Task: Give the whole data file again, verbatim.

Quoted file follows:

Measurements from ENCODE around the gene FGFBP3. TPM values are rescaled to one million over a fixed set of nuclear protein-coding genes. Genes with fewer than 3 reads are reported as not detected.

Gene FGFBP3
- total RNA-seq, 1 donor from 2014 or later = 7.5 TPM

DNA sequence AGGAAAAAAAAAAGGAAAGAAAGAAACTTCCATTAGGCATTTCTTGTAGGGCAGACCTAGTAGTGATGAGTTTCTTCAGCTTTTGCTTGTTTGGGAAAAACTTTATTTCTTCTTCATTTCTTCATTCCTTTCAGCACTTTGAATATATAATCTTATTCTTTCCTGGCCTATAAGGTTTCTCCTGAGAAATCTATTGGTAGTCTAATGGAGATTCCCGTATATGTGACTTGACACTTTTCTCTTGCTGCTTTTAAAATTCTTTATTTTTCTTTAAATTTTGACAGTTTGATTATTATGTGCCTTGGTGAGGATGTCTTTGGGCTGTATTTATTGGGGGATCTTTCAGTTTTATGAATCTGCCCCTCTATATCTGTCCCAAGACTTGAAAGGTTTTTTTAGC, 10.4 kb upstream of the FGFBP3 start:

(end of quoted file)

Measurements from ENCODE around the gene FGFBP3. TPM values are rescaled to one million over a fixed set of nuclear protein-coding genes. Genes with fewer than 3 reads are reported as not detected.

Gene FGFBP3
- total RNA-seq, 1 donor from 2014 or later = 7.5 TPM

DNA sequence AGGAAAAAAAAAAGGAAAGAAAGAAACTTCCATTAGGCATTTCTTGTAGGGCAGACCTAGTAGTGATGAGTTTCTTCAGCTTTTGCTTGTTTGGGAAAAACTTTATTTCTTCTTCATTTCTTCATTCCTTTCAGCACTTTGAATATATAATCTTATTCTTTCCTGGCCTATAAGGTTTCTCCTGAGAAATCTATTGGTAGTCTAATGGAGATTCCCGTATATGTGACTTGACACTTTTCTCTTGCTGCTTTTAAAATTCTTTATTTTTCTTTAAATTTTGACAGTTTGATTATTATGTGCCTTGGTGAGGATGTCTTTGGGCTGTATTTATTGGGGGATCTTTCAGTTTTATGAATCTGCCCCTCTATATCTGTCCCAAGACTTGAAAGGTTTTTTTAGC, 10.4 kb upstream of the FGFBP3 start: